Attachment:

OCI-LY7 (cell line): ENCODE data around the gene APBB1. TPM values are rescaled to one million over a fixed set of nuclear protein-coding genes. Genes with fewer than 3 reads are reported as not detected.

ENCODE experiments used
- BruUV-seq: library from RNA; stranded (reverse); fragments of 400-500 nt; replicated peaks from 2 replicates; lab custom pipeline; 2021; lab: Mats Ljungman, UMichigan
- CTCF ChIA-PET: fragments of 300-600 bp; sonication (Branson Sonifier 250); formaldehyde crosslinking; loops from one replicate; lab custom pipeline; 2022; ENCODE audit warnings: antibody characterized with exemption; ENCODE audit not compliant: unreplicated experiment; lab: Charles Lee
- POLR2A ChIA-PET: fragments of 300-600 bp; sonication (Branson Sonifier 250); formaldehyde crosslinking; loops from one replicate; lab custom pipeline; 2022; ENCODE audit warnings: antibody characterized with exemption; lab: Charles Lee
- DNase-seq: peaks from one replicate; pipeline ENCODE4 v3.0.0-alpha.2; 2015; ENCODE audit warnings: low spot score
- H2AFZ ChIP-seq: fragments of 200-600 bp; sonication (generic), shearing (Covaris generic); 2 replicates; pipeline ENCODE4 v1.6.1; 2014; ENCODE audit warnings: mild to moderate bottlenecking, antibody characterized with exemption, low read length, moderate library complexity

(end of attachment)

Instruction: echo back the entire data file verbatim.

OCI-LY7 (cell line): ENCODE data around the gene APBB1. TPM values are rescaled to one million over a fixed set of nuclear protein-coding genes. Genes with fewer than 3 reads are reported as not detected.

ENCODE experiments used
- BruUV-seq: library from RNA; stranded (reverse); fragments of 400-500 nt; replicated peaks from 2 replicates; lab custom pipeline; 2021; lab: Mats Ljungman, UMichigan
- CTCF ChIA-PET: fragments of 300-600 bp; sonication (Branson Sonifier 250); formaldehyde crosslinking; loops from one replicate; lab custom pipeline; 2022; ENCODE audit warnings: antibody characterized with exemption; ENCODE audit not compliant: unreplicated experiment; lab: Charles Lee
- POLR2A ChIA-PET: fragments of 300-600 bp; sonication (Branson Sonifier 250); formaldehyde crosslinking; loops from one replicate; lab custom pipeline; 2022; ENCODE audit warnings: antibody characterized with exemption; lab: Charles Lee
- DNase-seq: peaks from one replicate; pipeline ENCODE4 v3.0.0-alpha.2; 2015; ENCODE audit warnings: low spot score
- H2AFZ ChIP-seq: fragments of 200-600 bp; sonication (generic), shearing (Covaris generic); 2 replicates; pipeline ENCODE4 v1.6.1; 2014; ENCODE audit warnings: mild to moderate bottlenecking, antibody characterized with exemption, low read length, moderate library complexity